Economic week ahead: Here come the politicians

American politicians are careening toward a mess of their own making. Europe is waiting and watching for word on Italian Prime Minister Mario Monti’s future. Japan’s old leadership is back in power, but with new ideas. And in South Africa, the ruling ANC leadership conference is underway. Here is what you need to know.

North America
With less than three weeks remaining until the United States plunges over its “fiscal cliff” – a mix of automatic spending cuts and tax rises that threaten to drag the world’s largest economy into recession – reports on the status of negotiations between President Barack Obama and Congressional Republicans will continue to drive market sentiment in the week ahead.

As investors await word from Washington, they will have plenty of data to mull over. First up, on Monday, the Federal Reserve Bank of New York’s regional manufacturing index is expected to improve to a reading of -1.0 this month from -5.2 in November.

On Tuesday, markets expect data to show that the country’s current account deficit narrowed to $103.5-billion from $117.4-billion in the previous quarter and the National Association of Home Builders (NAHB)’s housing market index is forecast to improve slightly.

More housing market information will follow on Wednesday. Economists expect housing starts to have risen 3.2% last month and the number of building permits issued to have risen 1.4%.

On Thursday, final third quarter gross domestic product (GDP) figures are forecast to show that the US economy expanded by 2.9% in three months to September. Existing homes sales are expected to show a 2.3% rise in November and the Philadelphia Federal Reserve’s manufacturing index is predicted to improve to a reading of -2.5 from last month’s -10.7.

Finally, on Friday, markets expect government data to show that Americans’ personal incomes rose 0.4% last month while spending rose by 0.3%.


Europe is anxiously waiting for word from Italy’s Prime Minister, Mario Monti, on his political intentions. Monti’s non-political, technocratic government has enjoyed support from both Italy’s centre-right People of Freedom (PDL) party and centre-left Democratic Party (PD) over the past year as it sought to steer deeply-indebted Italy away from crisis.

But 10 days ago, the PDL withdrew its support for the government, prompting Monti to announce his resignation once the country’s next budget is approved. This is expected to occur by the end of this week. Monti will stay on in a caretaker role until elections are held –probably in February – but has not said if he will participate in the elections, which could see former prime minister Silvio Berlusconi leading the PDL ticket. Berlusconi says he will not run if Monti runs atop a coalition of moderate and centre-right candidates.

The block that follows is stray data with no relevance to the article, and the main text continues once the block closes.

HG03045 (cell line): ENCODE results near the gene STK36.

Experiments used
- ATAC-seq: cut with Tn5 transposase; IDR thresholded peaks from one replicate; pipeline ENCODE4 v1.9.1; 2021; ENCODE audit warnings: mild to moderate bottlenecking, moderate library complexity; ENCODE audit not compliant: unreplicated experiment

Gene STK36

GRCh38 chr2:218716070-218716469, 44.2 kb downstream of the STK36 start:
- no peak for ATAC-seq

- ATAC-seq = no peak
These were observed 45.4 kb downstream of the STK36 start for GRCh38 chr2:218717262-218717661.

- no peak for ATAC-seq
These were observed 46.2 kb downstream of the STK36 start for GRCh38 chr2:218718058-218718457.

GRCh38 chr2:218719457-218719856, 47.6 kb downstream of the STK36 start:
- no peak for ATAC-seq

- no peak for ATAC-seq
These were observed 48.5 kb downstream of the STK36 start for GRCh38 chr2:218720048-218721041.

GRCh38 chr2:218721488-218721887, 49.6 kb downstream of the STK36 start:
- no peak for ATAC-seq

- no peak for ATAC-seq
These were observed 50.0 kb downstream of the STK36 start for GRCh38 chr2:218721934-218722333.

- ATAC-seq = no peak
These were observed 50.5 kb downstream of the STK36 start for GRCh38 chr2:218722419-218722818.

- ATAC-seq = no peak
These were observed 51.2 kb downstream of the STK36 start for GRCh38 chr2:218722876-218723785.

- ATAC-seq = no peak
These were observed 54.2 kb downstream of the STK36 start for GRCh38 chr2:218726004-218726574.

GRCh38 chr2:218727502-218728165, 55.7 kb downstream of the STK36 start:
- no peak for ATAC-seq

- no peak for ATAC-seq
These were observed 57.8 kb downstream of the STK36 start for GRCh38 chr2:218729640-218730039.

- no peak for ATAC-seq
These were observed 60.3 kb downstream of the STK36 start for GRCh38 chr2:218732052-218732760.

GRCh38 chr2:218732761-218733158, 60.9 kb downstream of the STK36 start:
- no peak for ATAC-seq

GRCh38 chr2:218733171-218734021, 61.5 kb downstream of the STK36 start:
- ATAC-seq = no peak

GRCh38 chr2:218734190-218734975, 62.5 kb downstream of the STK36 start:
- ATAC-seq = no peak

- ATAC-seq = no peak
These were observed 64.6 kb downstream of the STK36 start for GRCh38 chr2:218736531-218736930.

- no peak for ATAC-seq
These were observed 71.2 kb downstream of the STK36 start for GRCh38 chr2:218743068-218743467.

On the data calendar, investors will be paying close attention to business confidence measures in Germany and France – Europe’s two largest economies – this week. Germany’s Ifo Institute will release its business climate index on Wednesday. A similar measure from France’s National Institute for Statistics and Economic Studies (INSEE) will follow on Friday.

Ifo’s closely followed gauge of business sentiment rose for the first time in eight months to 101.4 in November. Markets expect to see further improvement – to a reading of 102.0 – this month. INSEE’s business confidence index is expected to rise from a reading of 88 in November to 89 in December.


Global markets will respond to Japan’s election results on Monday. As was widely expected, voters in the world’s third largest economy returned the country’s Liberal Democratic Party (LDP) to power on Sunday after a three-year hiatus.

The LDP’s leader – former Prime Minister Shinzo Abe – campaigned on a pledge to radically reform Japan’s fiscal and monetary policies in a bid to end years of lacklustre economic performance and stubbornly persistent deflation. Investors liked his message.

Abe’s campaign promises had already pushed the yen down 5.0% against the dollar – strengthening Japan’s export sector’s competitiveness – and sent the country’s Nikkei stock index up 12.0% by Friday’s close. Stocks are expected to continue to rally and the yen to weaken further in the wake of the LDP’s resounding victory.